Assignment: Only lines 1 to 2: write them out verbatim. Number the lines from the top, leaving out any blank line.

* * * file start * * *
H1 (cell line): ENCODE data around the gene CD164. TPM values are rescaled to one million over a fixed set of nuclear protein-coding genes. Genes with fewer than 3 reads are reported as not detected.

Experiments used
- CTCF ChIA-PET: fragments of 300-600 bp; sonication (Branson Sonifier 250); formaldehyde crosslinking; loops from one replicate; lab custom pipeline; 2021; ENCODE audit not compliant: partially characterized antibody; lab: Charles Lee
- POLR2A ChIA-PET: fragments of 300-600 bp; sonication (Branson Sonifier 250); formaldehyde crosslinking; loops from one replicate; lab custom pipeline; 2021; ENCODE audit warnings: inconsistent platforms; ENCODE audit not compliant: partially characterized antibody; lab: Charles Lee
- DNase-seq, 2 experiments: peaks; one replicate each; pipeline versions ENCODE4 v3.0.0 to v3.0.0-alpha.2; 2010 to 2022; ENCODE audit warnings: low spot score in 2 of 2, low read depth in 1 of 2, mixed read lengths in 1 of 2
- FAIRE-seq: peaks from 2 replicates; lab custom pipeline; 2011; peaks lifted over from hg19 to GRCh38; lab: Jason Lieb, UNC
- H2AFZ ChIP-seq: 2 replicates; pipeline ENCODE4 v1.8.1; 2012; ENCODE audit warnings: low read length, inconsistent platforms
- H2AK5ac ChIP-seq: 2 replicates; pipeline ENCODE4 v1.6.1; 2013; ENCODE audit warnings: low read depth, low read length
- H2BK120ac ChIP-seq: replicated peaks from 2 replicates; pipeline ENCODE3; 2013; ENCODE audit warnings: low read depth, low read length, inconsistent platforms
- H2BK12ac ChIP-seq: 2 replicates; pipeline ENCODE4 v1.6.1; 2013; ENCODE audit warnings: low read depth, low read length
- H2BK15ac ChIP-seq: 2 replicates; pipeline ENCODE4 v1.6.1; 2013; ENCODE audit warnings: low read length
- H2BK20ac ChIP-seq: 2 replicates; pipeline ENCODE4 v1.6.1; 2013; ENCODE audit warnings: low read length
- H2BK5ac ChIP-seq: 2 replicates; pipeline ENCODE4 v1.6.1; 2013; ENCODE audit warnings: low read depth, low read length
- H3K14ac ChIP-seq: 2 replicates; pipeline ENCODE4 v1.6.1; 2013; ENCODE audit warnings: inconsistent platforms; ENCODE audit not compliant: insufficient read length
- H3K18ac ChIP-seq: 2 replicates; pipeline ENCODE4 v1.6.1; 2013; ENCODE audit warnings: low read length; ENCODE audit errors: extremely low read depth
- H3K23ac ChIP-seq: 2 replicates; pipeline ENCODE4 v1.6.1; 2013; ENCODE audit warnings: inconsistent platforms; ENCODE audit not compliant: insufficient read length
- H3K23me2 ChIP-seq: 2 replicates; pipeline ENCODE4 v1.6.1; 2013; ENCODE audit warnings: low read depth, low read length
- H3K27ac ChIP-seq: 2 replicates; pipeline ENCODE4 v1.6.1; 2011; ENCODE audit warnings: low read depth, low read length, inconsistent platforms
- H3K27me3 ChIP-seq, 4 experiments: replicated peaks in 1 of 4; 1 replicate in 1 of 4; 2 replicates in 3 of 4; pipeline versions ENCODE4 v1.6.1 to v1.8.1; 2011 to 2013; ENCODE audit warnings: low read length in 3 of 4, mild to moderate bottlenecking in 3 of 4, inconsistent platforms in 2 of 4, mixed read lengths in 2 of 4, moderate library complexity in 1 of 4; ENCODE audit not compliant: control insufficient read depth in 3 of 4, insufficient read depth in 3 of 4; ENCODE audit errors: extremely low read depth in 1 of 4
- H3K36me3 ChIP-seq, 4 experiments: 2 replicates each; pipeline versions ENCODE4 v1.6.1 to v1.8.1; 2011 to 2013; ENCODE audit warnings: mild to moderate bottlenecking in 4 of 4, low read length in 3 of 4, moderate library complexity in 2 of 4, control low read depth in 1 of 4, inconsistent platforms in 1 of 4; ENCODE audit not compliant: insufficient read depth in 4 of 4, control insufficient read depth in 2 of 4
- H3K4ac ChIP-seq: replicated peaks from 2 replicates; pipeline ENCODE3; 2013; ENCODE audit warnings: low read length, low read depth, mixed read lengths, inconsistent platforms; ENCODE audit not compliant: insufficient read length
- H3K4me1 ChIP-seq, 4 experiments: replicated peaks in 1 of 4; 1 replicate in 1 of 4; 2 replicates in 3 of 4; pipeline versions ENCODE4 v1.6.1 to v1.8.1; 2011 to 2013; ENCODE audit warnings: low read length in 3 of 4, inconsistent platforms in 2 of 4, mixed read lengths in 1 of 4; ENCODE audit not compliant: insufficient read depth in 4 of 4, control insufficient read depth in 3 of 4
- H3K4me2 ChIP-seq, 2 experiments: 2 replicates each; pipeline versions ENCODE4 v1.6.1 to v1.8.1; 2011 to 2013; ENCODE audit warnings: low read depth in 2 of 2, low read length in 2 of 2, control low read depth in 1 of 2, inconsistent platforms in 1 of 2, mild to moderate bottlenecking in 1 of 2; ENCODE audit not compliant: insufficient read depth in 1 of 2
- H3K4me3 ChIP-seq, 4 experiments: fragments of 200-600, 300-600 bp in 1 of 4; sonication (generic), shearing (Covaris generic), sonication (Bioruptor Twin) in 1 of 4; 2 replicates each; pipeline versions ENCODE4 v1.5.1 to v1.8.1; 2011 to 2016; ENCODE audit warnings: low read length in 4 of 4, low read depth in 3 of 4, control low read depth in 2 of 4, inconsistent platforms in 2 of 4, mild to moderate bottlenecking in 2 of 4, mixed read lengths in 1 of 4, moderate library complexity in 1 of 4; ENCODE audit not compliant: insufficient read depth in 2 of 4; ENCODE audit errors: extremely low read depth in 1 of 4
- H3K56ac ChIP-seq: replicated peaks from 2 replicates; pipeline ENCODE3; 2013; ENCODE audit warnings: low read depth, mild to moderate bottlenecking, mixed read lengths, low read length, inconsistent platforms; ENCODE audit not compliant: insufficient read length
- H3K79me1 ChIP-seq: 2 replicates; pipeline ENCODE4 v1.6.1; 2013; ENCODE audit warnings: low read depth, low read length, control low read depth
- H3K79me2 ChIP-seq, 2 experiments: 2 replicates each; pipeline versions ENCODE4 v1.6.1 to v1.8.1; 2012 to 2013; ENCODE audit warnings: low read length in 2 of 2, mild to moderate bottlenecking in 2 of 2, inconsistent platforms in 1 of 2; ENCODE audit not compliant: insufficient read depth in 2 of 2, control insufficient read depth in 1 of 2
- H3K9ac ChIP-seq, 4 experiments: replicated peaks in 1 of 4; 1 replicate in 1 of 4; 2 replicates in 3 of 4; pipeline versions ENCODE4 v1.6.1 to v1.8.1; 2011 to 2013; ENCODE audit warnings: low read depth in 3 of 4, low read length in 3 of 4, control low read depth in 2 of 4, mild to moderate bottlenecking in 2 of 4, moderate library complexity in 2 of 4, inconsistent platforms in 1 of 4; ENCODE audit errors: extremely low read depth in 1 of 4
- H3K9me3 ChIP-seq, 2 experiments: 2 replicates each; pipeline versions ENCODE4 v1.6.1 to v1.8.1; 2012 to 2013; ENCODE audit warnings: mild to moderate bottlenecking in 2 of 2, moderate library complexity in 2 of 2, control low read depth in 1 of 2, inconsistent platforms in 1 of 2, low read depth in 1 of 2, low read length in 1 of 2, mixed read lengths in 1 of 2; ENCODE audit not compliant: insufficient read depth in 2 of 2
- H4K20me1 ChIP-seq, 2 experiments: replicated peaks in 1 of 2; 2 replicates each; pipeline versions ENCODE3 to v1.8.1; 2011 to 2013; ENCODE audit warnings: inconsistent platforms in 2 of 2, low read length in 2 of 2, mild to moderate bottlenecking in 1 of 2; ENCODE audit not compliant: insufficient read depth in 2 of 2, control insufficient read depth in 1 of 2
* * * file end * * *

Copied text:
H1 (cell line): ENCODE data around the gene CD164. TPM values are rescaled to one million over a fixed set of nuclear protein-coding genes. Genes with fewer than 3 reads are reported as not detected.

Experiments used